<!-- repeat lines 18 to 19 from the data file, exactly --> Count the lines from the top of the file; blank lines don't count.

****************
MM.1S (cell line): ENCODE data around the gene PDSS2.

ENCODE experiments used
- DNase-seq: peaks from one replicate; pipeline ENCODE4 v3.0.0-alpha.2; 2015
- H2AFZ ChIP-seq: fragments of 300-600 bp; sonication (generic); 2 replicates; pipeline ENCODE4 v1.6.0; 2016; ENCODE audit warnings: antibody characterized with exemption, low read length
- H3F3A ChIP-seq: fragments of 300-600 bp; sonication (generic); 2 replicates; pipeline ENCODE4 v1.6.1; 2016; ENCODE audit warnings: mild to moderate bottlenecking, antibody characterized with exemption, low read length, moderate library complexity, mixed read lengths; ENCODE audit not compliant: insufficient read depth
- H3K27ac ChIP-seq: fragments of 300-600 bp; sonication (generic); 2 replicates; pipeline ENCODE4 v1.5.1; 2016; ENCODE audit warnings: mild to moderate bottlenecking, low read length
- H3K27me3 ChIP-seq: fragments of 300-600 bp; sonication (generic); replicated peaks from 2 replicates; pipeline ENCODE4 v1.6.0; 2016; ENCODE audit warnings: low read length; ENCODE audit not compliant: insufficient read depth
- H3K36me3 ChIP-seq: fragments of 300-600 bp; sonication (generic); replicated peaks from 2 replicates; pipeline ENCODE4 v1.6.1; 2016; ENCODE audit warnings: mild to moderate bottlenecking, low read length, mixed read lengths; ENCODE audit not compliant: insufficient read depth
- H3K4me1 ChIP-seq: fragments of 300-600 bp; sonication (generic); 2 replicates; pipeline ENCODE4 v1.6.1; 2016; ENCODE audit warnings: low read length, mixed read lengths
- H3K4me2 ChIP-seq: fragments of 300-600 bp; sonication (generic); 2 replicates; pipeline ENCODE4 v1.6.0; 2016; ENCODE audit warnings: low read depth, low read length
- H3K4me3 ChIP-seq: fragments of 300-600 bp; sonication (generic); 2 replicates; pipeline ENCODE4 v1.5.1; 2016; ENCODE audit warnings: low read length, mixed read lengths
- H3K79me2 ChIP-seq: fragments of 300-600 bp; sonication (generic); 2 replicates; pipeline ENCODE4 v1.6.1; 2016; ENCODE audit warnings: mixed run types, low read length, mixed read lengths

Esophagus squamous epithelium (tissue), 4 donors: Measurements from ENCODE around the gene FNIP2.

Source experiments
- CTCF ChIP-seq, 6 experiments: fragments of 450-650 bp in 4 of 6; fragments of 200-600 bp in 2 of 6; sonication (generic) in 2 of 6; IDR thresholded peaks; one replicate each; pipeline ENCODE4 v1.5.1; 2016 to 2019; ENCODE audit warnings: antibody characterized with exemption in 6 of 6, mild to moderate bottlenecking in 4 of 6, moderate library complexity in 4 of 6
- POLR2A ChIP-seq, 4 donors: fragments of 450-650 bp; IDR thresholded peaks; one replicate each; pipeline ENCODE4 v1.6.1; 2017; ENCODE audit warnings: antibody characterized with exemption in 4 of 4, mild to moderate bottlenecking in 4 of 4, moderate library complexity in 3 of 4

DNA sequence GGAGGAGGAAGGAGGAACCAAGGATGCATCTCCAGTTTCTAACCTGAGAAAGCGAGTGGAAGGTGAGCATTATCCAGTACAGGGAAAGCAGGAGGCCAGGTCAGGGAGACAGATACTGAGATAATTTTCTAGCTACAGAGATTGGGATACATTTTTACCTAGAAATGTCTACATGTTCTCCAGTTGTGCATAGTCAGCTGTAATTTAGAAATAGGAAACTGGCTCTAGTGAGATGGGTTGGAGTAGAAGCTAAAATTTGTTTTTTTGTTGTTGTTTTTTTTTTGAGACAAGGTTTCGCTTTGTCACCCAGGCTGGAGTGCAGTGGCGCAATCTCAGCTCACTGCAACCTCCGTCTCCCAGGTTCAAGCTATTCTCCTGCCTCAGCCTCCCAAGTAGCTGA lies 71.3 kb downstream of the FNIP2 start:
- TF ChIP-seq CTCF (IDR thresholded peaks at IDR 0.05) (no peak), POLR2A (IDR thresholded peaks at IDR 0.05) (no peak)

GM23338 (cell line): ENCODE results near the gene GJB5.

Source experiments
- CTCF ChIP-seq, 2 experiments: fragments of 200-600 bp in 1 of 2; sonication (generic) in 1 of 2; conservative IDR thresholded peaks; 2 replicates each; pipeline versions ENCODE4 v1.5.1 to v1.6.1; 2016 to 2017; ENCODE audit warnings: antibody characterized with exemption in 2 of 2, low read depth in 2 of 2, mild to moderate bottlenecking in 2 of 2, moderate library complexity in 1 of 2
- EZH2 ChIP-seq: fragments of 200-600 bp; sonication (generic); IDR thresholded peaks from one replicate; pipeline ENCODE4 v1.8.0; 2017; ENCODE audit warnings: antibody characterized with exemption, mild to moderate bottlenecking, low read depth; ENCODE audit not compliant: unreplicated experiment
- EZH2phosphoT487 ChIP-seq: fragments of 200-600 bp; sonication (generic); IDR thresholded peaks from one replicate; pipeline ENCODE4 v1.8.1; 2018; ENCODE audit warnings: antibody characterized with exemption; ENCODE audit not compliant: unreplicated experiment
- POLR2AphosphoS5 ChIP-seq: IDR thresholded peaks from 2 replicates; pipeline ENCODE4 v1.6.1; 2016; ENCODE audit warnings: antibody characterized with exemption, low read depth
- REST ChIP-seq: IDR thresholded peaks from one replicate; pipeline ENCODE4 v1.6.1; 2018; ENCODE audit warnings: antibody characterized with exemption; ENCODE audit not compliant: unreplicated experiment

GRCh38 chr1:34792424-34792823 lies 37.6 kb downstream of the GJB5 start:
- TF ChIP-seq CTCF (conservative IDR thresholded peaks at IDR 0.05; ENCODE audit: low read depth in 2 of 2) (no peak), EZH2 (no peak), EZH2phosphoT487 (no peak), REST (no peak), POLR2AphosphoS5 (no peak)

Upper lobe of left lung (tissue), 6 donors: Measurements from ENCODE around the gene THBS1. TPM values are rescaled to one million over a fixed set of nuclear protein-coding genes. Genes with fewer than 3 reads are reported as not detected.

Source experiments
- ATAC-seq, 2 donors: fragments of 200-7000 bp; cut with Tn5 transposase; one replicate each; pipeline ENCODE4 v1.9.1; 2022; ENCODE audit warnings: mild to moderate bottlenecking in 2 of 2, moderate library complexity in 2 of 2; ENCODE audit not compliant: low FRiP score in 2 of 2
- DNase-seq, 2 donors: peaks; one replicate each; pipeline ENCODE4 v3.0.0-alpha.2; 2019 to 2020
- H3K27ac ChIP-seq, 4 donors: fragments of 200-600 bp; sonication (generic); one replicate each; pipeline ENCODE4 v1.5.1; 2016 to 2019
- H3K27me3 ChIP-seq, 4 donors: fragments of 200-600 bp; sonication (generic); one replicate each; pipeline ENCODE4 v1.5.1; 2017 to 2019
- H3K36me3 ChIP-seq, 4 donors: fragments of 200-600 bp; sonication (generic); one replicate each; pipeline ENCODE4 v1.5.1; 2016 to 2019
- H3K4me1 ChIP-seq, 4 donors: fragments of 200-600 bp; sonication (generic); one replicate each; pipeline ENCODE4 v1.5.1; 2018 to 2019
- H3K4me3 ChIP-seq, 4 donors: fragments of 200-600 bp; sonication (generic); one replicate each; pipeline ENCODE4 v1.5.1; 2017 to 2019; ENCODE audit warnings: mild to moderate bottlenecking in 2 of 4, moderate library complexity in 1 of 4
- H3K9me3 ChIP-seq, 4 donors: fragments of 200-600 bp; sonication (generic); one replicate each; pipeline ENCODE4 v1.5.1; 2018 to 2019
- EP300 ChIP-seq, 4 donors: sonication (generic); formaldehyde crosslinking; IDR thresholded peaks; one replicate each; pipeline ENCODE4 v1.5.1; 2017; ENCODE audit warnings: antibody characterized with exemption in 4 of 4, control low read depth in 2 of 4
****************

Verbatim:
- TF ChIP-seq CTCF (IDR thresholded peaks at IDR 0.05) (no peak), POLR2A (IDR thresholded peaks at IDR 0.05) (no peak)

GM23338 (cell line): ENCODE results near the gene GJB5.